I shall be at this event, hopefully with some new things.....
Sunday, October 14, 2012
Friday, November 04, 2011
Monday, October 31, 2011
Wednesday, May 20, 2009
..but is now back, if not exactly with a vengeance, then possibly a mild rebuke.
Mildly over-excitable biologists were jumping up and down like toddlers on tartrazine yesterday, as they held an international press-conference to announce that they have discovered a previously undiscovered island not previously known about by humans previously.
A panel of evident scientists from different places on the planet fielded questions from journalists, after a slightly over-long presentation fronted by Manny Spleenfeldt, the barely quiet host of TV's sometimes watched when there is nothing else on after the pubs have shut programme, 'Hey, Nature Guy!'
It was claimed that as many as up to, over and possibly including a million 'not known about by us before we found them' species of flora and/or fauna (plants and animals to the hard of knowing.) may have to be catalogued, and possibly killed and pinned grotesquely in a cabinet, so that some slack-jawed half-wits can gather in a dusty building to gawp and point at their wizened, lifeless remains on a rainy Sunday afternoon when they've nothing better to do.
First on the panel to share their brains with us was Prof. Carrie Ouwte, of The Stu Francis Faculty of Science & Stuff, at The University of Somewhere. She virtually had a toilet-based accident at the discovery of a new species of Lemon-flavoured Bandicoot that was thought to have been non-existent until last Thursday.
Unfortunately, we are unable to find the space to quote from our somewhat rambling interview with Ms. Ouwte, due to her use of the adjective 'amazing' a little over 300 times in the space of 4minutes. However, we can reveal that her final gushing assessment of the situation was,
Martin Fahrtin was almost much more similarly coherent in his response to the discovery of a rare species of ruminant.
The animule in question appears to resemble a Fresian cow, in all but stature and habit. The badly named 'Leaping Tree Cow' stands 'apparently' less than 8 'inches' high.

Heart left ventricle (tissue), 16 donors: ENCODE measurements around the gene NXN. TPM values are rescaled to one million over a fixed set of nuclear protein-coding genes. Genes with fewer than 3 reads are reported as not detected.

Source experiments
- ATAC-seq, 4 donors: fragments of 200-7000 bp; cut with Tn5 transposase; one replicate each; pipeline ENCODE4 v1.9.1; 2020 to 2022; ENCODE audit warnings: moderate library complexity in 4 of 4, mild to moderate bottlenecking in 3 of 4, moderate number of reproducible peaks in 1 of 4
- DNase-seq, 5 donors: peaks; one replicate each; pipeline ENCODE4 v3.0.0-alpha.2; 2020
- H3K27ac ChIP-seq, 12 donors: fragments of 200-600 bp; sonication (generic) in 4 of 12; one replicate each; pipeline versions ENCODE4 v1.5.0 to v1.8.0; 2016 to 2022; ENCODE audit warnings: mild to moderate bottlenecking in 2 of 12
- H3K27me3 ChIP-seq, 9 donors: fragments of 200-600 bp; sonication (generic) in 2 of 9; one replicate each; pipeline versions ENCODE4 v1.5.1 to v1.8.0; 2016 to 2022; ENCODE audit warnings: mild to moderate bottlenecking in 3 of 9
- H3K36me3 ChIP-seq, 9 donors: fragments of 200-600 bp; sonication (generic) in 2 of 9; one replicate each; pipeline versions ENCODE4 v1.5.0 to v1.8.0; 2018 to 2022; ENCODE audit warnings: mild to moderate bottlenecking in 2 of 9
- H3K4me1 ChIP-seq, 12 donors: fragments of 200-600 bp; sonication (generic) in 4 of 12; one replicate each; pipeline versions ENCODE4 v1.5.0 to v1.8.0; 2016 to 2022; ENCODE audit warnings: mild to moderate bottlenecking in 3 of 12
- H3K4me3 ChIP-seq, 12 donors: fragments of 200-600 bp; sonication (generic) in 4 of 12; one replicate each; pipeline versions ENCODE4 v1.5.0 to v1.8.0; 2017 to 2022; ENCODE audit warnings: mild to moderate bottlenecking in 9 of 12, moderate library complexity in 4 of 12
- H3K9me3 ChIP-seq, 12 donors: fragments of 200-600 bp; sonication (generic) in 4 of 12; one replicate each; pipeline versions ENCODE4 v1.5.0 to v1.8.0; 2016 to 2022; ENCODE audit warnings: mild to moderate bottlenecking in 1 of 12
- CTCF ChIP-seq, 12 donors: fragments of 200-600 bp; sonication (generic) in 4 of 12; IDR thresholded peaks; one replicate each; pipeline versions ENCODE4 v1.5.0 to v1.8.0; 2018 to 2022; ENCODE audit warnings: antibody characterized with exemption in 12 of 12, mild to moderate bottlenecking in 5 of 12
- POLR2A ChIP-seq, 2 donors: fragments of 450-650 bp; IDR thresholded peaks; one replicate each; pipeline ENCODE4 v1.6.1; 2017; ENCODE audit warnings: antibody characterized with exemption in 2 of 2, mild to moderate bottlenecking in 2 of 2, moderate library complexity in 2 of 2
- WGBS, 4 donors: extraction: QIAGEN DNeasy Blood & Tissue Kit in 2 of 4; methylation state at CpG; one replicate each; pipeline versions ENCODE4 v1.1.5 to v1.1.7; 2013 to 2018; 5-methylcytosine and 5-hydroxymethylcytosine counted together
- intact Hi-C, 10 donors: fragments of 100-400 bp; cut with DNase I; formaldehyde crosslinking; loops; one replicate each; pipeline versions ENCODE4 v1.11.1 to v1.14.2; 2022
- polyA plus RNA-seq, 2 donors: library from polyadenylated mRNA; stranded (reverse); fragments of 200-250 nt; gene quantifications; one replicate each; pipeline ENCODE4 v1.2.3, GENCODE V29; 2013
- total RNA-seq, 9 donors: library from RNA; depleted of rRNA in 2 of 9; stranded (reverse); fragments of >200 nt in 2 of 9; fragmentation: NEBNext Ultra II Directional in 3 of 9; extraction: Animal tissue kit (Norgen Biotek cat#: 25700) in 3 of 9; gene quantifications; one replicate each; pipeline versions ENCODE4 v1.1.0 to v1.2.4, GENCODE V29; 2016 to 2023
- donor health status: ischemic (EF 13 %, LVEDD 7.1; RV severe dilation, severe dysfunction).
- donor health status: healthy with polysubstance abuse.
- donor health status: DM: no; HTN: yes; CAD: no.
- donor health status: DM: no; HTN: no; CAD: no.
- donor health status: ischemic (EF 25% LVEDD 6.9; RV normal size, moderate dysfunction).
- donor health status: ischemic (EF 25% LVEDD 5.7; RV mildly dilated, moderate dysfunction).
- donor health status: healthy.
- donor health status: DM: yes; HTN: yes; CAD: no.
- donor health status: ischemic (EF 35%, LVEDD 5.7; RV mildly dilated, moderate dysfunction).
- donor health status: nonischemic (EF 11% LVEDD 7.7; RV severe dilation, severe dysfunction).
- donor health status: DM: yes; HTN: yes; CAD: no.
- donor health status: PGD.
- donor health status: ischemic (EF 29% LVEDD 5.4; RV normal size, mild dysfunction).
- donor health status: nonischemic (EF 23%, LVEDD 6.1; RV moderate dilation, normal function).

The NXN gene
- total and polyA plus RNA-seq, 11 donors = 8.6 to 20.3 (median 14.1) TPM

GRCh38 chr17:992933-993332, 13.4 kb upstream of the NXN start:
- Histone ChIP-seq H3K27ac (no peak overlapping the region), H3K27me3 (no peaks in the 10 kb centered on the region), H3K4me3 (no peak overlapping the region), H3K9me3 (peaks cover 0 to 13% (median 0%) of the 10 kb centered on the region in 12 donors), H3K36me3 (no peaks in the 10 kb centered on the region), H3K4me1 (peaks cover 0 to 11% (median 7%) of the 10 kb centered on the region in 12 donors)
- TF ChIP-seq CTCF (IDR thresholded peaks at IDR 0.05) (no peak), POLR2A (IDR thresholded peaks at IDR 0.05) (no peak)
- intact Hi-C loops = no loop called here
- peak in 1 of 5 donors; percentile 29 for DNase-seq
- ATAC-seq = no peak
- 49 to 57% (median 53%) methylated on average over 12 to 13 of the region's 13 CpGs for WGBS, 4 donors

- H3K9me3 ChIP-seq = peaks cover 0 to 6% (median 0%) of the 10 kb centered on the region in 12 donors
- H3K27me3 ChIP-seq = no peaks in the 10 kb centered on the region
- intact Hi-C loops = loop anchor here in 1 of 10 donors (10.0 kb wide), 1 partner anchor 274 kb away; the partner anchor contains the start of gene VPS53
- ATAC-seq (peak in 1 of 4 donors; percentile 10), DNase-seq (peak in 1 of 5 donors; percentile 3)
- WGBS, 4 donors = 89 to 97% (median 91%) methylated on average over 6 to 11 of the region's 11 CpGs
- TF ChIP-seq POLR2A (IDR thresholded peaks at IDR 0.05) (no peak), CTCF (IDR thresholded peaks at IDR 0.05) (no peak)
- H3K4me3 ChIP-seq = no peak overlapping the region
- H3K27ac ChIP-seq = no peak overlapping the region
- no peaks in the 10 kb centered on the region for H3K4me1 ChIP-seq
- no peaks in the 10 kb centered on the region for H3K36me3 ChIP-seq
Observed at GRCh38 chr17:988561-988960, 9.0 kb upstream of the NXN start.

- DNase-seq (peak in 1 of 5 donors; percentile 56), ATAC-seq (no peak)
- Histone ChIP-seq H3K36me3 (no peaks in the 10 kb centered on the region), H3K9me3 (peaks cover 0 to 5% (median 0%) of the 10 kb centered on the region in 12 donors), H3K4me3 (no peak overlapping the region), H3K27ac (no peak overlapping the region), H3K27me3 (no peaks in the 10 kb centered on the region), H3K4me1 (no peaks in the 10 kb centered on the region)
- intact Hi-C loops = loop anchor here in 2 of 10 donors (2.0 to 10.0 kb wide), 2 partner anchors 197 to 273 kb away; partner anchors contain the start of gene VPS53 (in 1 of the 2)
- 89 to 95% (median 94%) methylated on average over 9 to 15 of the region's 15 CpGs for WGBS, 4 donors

Despite this apparent handicap, it is purported to be extremely agile, springing from branch to branch in the forest canopy that seems to be it's 'alleged' home.
"It's funding on a plate!",
relished the young 'Finding out about cool stuff we didn't really know about yet.' post-graduate.
What further astounding secrets will this island paradise give up?
I don't know.
The exact location of the island in the Pacific Ocean, about 40 miles South East of the Cook Islands is being kept highly secret for now, in order to protect it's delicate ecosystem from the ravages of television documentary makers.
But rest assured, any photo or telegenic discoveries are sure to be exploited in any way possible.
Thursday, January 29, 2009
An eminent Doctor has finally come clean about a 34 year old hoax perpetrated by herself and her so-called 'husband', back in the alleged '1970's'.
Sally Aldberger, now Baroness Aldberger came up with what seemed at the time to be an almost hilarious fictional ailment after getting 'a bit squiffy' at a cocktail party in Islington.
"My husband, Dennis, had recently read an article in a respected medical journal about a complaint called ' Ukulele Armpit'. We both thought that it sounded like a wind-up, and decided to try and go one better, as we were young, drunk and had way too much time on our hands!"
The 'spoof' story that the really quite annoying young newlyweds hatched was a supposedly serious research project into the deleterious effects of bagpipe playing.
"It was v. v. funny!", snorted Aldberger with the pointless horsey snigger of the type only the most self-righteous and arrogantly wide-headed know-it-all can muster.
"We wrote a paper,", she brayed,
"..that claimed that the continued suctional (sic) airflow of the bagpipes could actually force the player's testicles to be actually drawn up into the actual body. Actually. In the long term, we said, this could cause not only discomfort, but actually actual infertility."
"The amazing thing is..", she unfortunately continued,
"..everyone believed us!"
So, why did they decide to own up to the frankly puerile deceit that was 'Bagpipe Testicles', a made-up falsehood of nearly amusing proportions after all these many years?
"Well, it was only after the story resurfaced at Christmas, prompting a Radio 4 charity appeal to help sufferers of 'Bagpipe Testicles', that we realised our almost funny prank may have gone a bit too far!"
We were informed that the mischievous couple recently wrote to the editors of The British Medical Journal with a formal retraction and apology for their spuriously wrong-headed false claim.
We approached the BMJ for a quotable response,
"Twats.", they said.